iCarly is back. And it’s, well, maybe sadder than ever. Paramount+ recently released a trailer for the reboot of the popular Nickelodeon show that ended in 2012. Miranda Cosgrove, who plays the titular Carly, and two of the original core cast (Jerry Trainor, Nathan Kress) are set to return, along with some new additions. But, even as adults now, the DNA of the series — Carly as the host of a zany web show — largely remains the same, ready to cash in on all of our nostalgic impulses.
It’s another in a long line of revivals that can feel particularly telling of the state of its core audiences, i.e. tired millennials desperate for a crumb of untarnished comfort. It’s not news that we’re in an age of reboots, spinoffs, and adaptations, but iCarly’s trailer comes on the heels of a recently premiered reboot of Rugrats and a newly announced Spongebob spin-off, this time focused on beloved aquatic himbo Patrick Star (in the Disney Channel world, we’ve had Raven’s Home, a spin-off of That’s So Raven, along with a Lizzie Mcguire re-up that ultimately failed due to creative differences) — all iterations of child-entertainment programs that were spread across the 2000s.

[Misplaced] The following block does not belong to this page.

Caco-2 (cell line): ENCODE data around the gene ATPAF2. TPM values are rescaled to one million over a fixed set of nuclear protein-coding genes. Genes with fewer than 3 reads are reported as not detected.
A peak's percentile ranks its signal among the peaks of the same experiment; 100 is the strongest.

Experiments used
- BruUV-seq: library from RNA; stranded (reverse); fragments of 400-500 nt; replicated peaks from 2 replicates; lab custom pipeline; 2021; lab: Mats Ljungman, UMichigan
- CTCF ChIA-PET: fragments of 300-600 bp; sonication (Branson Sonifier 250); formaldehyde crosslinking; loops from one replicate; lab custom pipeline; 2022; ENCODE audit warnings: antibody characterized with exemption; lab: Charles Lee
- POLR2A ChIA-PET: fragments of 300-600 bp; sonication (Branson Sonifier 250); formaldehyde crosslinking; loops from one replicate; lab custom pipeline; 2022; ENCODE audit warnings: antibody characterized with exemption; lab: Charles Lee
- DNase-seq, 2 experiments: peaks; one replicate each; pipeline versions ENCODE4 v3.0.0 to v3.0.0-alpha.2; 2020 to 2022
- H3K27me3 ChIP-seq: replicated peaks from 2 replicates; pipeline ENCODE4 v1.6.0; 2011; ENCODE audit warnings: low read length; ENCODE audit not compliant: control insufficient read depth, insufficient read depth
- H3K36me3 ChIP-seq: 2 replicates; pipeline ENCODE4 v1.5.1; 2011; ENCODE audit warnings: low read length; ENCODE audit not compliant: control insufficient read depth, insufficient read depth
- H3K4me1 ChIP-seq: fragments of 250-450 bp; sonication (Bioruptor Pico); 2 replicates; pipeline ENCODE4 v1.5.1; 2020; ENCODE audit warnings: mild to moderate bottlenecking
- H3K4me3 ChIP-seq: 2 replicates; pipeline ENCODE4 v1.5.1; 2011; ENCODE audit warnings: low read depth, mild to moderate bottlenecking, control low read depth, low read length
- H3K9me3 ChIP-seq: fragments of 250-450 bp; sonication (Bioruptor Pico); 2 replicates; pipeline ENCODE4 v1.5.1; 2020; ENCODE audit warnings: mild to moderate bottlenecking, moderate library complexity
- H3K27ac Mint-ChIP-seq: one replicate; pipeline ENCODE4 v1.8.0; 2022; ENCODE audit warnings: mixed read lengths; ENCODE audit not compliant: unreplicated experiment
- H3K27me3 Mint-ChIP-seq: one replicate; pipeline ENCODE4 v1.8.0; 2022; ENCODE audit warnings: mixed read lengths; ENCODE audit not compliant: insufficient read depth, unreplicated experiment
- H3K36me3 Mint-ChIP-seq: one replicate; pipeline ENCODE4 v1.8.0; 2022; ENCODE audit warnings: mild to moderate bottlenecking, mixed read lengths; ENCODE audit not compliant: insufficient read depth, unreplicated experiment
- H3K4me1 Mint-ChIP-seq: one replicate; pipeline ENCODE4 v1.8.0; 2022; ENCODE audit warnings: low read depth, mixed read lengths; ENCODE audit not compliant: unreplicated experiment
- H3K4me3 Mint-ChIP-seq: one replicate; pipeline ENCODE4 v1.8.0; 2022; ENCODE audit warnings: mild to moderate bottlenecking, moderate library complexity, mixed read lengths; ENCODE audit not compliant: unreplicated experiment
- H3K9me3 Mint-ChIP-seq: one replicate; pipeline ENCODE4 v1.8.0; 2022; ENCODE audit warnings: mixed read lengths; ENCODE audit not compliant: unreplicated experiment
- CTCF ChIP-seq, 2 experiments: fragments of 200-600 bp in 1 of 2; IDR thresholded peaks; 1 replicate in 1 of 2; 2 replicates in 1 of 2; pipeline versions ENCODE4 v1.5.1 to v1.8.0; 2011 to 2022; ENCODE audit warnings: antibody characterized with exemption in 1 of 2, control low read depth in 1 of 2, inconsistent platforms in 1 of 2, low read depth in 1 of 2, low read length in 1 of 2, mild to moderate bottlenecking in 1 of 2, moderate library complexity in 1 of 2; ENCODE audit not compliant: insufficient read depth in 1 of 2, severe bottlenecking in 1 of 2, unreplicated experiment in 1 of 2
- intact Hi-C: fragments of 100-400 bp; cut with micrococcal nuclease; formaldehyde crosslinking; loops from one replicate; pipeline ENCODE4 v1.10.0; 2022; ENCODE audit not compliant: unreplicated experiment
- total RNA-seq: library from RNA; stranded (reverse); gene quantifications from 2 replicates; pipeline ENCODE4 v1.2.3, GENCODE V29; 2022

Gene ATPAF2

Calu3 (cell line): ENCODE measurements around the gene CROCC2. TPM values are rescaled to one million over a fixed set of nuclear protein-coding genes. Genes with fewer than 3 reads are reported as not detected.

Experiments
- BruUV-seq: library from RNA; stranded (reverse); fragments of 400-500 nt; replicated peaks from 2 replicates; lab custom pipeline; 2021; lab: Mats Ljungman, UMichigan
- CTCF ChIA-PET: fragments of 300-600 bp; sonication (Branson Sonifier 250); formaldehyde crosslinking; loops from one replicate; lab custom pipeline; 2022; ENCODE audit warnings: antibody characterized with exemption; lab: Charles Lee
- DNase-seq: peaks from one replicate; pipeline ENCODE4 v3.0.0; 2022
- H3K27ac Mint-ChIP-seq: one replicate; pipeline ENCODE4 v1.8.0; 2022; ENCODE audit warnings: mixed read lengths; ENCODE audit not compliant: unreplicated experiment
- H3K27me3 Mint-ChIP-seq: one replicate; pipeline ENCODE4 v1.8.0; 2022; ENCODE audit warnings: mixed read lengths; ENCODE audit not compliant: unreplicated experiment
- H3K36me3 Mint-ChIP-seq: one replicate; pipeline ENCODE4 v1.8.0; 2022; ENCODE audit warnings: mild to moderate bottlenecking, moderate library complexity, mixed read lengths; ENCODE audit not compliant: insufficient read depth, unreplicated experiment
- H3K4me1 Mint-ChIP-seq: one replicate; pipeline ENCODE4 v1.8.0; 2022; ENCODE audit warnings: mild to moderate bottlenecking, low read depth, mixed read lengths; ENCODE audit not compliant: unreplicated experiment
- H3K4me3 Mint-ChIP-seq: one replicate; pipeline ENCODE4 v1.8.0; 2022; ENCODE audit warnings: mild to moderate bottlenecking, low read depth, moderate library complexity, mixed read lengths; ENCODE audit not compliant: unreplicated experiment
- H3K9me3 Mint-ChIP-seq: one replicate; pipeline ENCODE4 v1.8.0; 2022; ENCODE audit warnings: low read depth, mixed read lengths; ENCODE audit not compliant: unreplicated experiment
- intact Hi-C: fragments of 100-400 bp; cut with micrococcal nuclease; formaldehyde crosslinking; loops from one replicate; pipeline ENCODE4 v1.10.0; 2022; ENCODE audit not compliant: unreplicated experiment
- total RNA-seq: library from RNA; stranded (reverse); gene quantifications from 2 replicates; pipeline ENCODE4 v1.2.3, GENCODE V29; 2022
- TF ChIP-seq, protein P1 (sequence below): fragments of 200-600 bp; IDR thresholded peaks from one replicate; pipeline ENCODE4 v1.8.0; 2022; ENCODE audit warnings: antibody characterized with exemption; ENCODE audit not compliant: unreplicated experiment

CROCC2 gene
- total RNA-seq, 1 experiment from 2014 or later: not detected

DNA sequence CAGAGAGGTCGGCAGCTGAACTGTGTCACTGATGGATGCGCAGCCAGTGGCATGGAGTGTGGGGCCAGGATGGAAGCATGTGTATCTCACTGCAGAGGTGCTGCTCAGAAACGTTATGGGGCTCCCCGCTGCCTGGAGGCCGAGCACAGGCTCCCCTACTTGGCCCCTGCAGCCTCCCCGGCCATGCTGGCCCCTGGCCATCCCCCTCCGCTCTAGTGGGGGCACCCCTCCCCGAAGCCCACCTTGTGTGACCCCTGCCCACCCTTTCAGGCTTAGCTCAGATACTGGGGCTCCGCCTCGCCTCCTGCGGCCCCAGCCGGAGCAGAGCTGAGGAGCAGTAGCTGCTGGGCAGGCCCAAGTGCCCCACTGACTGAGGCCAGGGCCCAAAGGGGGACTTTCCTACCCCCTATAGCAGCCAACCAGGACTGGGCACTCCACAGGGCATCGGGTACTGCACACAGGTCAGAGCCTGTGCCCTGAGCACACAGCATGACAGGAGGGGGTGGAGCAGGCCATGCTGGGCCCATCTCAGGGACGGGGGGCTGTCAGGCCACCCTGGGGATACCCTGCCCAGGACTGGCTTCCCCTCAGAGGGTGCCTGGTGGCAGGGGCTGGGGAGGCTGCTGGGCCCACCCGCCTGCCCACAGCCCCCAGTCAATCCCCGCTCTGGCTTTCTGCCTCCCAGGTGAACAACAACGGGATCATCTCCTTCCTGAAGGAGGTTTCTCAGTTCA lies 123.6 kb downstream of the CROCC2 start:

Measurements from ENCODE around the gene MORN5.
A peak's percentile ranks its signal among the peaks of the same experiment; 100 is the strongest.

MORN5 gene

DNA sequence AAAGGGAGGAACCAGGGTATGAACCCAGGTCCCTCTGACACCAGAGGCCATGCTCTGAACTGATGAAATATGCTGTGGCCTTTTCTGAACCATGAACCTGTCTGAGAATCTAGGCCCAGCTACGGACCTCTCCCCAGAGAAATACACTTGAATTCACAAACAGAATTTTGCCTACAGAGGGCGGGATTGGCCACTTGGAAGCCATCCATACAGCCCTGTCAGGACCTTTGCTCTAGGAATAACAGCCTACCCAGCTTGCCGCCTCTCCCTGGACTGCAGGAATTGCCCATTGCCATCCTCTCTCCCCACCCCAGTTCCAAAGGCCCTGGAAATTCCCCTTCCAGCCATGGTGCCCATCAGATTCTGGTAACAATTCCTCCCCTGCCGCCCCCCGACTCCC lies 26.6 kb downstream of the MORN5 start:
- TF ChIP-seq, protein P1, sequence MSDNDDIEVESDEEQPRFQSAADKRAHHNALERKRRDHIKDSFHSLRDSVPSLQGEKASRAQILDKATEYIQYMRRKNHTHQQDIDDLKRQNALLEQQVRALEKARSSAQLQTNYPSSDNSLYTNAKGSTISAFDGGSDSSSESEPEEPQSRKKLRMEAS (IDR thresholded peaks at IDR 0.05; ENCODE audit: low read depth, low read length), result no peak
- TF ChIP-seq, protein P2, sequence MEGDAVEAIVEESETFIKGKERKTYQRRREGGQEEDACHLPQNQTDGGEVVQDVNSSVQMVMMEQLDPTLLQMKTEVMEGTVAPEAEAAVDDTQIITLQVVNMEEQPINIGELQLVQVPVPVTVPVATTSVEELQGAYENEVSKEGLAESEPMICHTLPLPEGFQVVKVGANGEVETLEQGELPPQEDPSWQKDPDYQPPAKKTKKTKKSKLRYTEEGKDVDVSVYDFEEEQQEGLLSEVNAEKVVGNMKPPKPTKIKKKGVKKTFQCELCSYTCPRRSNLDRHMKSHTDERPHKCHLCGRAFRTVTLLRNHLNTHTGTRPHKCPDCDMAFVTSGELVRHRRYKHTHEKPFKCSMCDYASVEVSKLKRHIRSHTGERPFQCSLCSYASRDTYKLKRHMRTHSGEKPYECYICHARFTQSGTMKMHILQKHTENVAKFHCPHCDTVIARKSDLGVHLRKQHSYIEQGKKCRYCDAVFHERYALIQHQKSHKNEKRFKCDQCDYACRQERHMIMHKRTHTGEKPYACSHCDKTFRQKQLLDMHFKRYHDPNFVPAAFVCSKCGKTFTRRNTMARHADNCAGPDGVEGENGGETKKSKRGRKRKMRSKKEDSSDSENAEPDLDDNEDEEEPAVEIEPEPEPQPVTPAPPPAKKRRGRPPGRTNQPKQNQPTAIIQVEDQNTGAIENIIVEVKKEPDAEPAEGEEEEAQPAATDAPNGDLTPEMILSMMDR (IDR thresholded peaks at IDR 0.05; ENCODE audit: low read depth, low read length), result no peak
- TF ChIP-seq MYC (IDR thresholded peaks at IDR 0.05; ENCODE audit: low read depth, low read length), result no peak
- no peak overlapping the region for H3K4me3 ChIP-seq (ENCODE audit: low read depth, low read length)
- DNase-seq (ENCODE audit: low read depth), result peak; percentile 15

While other mainstream reimaginings are, for better or worse, capitalizing on a proven formula for bankability — those include recent blockbusters like Mortal Kombat, Godzilla vs. Kong, and the new Cruella — this strain of kid-show reboots feels like somewhat of a telling deviation. Namely, the audiences networks and streamers are attempting to entice with a nostalgia trip are already fully grown adults who wouldn’t presumably be watching kid shows. This isn’t to say revivals like iCarly won’t work. It’s to say that they probably will, and millennials — the post-9/11 generation who have now lived through two global recessions — will continue to evolve into their fullest cheugy forms because that’s really all they can do most of the time.
Of course, a lot of this simply corresponds to a generational cycle — Nickelodeon and Disney Channel didn’t become flagships of mass American kids’ entertainment until the '90s (Nicktoons launched in 1991, and Disney Channel became a much more widely accessible basic cable channel throughout the same decade). And if these programs worked for a previous generation, who may or may not bother to tune in, why wouldn’t a new generation of young viewers tune in like their predecessors?
Nevertheless, there is a distinct sense that the nostalgia they represent for its original viewers possesses an added tint of disillusionment. Because even as adults, many of these shows’ original viewers will tune in to some extent (at some point, I may or may not check into Rugrats, or hate-watch the new Patrick Star show), listlessly tuning into a window of our former carefree selves. It’s not like most are busy shopping for a house — what else is there to do?